On-site students form one or more groups on-site (please observe the current spacing rules!), online students go into breakout rooms.

  • The easiest way is for all groups to digitally document their work results using an online tool.
    • Prerequisite: on-site presence students have laptop or tablet available in their respective small group
  • Otherwise, in the debriefing, the work results of the face-to-face students present on site may have to be made visible to the online participants via a second camera (e.g. camera on flipchart) and the digitally documented work results of the online participants must be made visible to the face-to-face students present on site via the beamer (e.g.,Etherpad ).

Mixed:

On-site face-to-face and online students form groups together and “meet” in breakout rooms

  • Prerequisite: the students present on site (at least 1 person per group) have laptop/tablet with integrated microphone and webcam available and the possibility to go to another room. Otherwise there is a risk of feedback (very unpleasant background noise) if several end devices are logged into the web conference in one room with active audio.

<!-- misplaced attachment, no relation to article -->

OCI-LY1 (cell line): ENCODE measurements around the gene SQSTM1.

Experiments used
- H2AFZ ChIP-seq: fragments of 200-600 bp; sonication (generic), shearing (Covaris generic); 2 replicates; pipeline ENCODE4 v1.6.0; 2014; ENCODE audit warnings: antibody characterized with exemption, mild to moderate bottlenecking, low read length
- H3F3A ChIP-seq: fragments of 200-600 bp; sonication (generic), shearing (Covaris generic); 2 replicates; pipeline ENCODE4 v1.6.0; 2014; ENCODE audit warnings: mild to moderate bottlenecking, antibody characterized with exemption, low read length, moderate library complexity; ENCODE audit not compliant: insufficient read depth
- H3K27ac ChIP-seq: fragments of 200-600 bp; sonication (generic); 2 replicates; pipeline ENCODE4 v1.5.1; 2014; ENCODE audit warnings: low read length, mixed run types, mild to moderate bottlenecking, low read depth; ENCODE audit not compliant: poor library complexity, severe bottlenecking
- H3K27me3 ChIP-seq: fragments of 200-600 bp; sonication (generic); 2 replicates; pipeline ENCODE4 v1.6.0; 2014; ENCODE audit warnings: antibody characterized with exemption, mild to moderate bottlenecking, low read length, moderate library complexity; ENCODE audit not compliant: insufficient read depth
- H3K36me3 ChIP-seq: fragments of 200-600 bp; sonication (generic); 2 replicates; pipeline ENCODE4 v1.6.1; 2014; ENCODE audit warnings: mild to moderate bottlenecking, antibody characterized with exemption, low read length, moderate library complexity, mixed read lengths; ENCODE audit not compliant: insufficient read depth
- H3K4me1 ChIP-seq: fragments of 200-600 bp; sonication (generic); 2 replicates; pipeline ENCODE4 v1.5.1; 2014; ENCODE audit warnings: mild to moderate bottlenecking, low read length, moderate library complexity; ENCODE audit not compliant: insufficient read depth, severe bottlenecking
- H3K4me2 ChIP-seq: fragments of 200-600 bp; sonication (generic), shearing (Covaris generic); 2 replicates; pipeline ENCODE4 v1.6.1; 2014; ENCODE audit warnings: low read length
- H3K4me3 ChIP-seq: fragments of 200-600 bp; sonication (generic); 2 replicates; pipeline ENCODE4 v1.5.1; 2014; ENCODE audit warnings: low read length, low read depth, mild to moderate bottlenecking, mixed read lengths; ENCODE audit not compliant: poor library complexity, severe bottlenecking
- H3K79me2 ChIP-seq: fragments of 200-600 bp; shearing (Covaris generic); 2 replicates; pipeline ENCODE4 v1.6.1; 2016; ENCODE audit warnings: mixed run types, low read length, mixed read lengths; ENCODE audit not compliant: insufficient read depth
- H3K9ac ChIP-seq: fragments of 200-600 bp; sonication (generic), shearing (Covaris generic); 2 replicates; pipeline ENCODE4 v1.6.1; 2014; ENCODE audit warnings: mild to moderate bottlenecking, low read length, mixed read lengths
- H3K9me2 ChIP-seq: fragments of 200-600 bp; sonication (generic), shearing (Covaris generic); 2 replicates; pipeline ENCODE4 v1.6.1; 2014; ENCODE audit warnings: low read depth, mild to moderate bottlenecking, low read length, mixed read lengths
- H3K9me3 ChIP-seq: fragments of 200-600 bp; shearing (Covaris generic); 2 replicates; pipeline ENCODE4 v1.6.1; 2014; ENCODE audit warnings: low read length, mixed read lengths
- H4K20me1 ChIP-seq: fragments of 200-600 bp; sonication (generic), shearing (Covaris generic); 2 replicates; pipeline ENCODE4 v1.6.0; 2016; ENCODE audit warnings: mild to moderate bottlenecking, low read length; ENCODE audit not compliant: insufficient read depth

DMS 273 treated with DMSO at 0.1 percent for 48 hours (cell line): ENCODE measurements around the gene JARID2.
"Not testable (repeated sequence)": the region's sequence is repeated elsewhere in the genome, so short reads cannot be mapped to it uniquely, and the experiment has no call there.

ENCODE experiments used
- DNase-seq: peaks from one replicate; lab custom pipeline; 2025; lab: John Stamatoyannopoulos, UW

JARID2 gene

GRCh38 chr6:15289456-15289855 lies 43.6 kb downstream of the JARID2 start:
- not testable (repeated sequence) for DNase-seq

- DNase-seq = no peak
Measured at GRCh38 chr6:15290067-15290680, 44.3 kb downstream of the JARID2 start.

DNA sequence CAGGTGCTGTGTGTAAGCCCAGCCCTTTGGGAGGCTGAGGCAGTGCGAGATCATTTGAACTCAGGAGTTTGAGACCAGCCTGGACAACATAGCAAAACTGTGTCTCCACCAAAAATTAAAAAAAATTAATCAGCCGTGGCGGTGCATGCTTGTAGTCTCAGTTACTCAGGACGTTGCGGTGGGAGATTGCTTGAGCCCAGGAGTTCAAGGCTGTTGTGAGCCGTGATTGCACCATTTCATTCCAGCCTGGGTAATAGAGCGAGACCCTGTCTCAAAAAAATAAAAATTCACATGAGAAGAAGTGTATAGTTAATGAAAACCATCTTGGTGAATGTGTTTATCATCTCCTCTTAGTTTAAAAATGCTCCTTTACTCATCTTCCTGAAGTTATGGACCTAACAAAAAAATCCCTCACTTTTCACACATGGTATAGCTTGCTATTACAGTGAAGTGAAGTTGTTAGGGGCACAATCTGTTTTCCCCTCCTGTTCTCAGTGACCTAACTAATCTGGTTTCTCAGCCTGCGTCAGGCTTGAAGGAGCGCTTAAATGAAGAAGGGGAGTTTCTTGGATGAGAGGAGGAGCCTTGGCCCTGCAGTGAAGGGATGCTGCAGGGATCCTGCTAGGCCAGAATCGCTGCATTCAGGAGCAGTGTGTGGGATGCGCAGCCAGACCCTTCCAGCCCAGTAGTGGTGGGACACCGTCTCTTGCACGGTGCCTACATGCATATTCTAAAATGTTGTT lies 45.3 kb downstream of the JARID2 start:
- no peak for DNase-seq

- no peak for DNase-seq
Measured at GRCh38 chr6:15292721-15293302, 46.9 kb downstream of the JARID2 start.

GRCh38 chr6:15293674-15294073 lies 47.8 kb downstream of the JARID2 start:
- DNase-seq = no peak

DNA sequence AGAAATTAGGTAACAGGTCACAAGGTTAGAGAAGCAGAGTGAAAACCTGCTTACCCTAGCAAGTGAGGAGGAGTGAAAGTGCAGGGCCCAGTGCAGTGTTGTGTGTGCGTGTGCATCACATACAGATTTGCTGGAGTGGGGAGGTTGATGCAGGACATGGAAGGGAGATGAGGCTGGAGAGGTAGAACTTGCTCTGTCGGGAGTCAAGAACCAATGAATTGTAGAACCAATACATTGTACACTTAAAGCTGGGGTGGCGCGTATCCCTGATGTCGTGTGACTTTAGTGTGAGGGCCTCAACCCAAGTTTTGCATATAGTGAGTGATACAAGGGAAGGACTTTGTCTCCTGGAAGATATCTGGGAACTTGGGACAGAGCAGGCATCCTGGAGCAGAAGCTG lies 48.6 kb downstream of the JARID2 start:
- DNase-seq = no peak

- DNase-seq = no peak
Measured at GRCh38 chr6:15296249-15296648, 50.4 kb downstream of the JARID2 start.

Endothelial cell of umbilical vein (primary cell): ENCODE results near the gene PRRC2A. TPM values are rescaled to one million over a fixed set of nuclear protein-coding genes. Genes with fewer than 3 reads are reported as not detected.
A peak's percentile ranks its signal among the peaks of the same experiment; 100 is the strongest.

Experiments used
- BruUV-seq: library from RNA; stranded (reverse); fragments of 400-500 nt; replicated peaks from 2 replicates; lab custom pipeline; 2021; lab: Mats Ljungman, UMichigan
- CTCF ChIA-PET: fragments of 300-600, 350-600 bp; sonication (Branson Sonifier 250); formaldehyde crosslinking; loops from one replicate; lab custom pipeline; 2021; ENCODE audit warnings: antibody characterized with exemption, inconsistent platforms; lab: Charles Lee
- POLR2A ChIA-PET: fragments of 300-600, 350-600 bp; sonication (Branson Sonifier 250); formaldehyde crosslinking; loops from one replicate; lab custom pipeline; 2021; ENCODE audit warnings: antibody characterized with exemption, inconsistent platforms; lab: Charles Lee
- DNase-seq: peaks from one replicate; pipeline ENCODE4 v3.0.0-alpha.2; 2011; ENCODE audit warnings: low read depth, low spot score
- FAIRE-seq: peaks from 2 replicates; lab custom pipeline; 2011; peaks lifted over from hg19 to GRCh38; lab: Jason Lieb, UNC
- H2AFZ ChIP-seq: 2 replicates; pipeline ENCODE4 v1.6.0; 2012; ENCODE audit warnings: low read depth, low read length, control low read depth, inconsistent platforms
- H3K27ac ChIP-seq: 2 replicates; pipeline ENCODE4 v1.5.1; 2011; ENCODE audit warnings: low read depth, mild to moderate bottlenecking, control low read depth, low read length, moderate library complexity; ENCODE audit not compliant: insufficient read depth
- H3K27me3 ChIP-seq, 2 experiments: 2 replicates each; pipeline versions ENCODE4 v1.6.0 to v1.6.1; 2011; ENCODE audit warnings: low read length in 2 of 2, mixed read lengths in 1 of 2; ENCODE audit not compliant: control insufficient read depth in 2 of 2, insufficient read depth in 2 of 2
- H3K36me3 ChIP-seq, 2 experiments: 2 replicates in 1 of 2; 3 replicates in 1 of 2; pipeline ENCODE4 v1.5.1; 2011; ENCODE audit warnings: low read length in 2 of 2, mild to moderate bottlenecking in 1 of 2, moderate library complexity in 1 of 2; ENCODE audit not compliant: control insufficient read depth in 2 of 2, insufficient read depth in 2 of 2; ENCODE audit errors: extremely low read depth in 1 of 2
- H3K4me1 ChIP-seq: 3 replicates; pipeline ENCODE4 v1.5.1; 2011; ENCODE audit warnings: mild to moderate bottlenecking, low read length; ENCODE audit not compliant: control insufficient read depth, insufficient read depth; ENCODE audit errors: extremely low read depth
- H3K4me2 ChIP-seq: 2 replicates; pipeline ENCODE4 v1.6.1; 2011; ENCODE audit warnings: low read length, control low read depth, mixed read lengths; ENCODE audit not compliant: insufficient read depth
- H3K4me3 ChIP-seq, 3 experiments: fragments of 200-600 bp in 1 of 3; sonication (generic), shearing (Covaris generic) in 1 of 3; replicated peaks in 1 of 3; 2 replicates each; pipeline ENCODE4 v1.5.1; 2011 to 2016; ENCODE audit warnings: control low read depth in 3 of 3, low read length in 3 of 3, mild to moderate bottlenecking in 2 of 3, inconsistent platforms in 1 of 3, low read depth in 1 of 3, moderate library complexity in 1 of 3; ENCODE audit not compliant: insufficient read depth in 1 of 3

• Think in advance about how you want to divide the groups.
  • If the present participants also log into the web conference, one could ask all participants to write a small abbreviation to their name in the web conference system, e.g., (O) / (P), in order to make it clear who is participating online and who is participating on site in presence.
  • Work results should be documented digitally with the help of an online tool.
  • The small groups should choose a spokesperson for the debriefing.

Further recommendations:

  • Think carefully about the process and communicate it clearly to the students
  • Ideally, you have a co-moderator among the online participants who supports you
  • Think about how to keep the assignment visible for everyone (use an online tool or the learning platform if necessary).

In this interactive setting, it is very demanding, especially for the online participants, to follow the on-site events attentively (e.g., to be able to understand everything that is said well). It is also a great challenge for you as a teacher because you have to think of many details.

So schedule more breaks for the sake of you and your students!

Do not end the web conference meeting as soon as the event is over. Instead, leave it running, including the camera with the overall spatial perspective, until all participants on site have left the room.

This avoids the online participants feeling “locked out.”